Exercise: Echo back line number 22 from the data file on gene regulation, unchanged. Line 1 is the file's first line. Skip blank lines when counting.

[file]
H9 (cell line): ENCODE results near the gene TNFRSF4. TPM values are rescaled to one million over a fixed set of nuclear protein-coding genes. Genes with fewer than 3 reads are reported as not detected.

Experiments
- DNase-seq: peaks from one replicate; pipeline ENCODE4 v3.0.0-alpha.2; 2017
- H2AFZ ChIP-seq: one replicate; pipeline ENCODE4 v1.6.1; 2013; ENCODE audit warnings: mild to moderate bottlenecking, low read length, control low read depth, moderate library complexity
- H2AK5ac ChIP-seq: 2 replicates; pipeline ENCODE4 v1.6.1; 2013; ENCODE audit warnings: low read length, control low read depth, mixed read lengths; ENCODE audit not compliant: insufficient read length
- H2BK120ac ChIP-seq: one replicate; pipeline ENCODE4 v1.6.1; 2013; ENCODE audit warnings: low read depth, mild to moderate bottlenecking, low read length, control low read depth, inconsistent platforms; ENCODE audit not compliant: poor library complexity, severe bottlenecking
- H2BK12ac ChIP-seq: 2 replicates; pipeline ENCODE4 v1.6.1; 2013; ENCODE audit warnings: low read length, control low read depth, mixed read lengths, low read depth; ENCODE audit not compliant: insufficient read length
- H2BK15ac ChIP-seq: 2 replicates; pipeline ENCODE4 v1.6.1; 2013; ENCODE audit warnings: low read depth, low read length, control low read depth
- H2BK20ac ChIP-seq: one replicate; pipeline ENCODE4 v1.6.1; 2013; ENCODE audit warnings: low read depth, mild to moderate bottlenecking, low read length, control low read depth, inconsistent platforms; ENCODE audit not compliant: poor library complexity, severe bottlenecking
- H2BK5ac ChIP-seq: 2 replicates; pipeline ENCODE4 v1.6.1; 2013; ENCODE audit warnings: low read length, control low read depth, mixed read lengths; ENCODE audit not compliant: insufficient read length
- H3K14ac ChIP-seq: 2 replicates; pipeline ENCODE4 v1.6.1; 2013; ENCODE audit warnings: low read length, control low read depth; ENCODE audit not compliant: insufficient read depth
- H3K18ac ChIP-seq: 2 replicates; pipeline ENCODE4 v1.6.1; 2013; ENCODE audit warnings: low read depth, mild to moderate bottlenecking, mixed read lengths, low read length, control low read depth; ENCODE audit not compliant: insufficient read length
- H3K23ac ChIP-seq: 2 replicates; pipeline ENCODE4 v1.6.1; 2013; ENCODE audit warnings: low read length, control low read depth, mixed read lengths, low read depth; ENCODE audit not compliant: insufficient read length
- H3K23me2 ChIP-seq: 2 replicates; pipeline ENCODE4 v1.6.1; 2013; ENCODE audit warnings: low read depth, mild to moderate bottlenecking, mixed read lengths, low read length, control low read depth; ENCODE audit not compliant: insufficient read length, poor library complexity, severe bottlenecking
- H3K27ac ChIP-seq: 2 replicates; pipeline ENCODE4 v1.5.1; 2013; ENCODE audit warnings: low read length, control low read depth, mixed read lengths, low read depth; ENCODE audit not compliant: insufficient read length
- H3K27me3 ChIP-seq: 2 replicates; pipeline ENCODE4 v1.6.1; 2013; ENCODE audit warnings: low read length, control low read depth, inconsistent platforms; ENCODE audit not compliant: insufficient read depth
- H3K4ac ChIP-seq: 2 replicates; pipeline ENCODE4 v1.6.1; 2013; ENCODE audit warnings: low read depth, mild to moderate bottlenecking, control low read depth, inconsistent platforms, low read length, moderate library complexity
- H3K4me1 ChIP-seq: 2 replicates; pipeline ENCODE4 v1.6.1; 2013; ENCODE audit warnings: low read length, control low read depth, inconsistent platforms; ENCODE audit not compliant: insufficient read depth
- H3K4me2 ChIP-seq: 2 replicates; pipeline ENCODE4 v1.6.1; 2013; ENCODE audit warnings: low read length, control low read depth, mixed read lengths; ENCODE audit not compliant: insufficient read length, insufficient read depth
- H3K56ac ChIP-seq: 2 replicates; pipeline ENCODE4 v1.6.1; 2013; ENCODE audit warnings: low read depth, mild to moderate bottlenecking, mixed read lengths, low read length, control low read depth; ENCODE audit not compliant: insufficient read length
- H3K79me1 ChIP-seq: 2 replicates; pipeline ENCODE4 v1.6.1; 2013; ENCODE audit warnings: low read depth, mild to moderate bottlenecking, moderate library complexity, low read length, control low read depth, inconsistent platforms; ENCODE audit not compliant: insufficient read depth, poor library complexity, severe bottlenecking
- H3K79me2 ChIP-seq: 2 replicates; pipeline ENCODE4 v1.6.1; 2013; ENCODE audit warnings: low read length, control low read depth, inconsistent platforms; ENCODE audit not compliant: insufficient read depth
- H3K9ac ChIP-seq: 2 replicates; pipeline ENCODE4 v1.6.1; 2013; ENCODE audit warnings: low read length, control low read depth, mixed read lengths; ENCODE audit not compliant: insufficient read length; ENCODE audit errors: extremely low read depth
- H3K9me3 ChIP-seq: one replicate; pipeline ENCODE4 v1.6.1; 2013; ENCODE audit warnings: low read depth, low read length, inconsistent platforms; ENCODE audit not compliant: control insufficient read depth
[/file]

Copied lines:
- H3K79me2 ChIP-seq: 2 replicates; pipeline ENCODE4 v1.6.1; 2013; ENCODE audit warnings: low read length, control low read depth, inconsistent platforms; ENCODE audit not compliant: insufficient read depth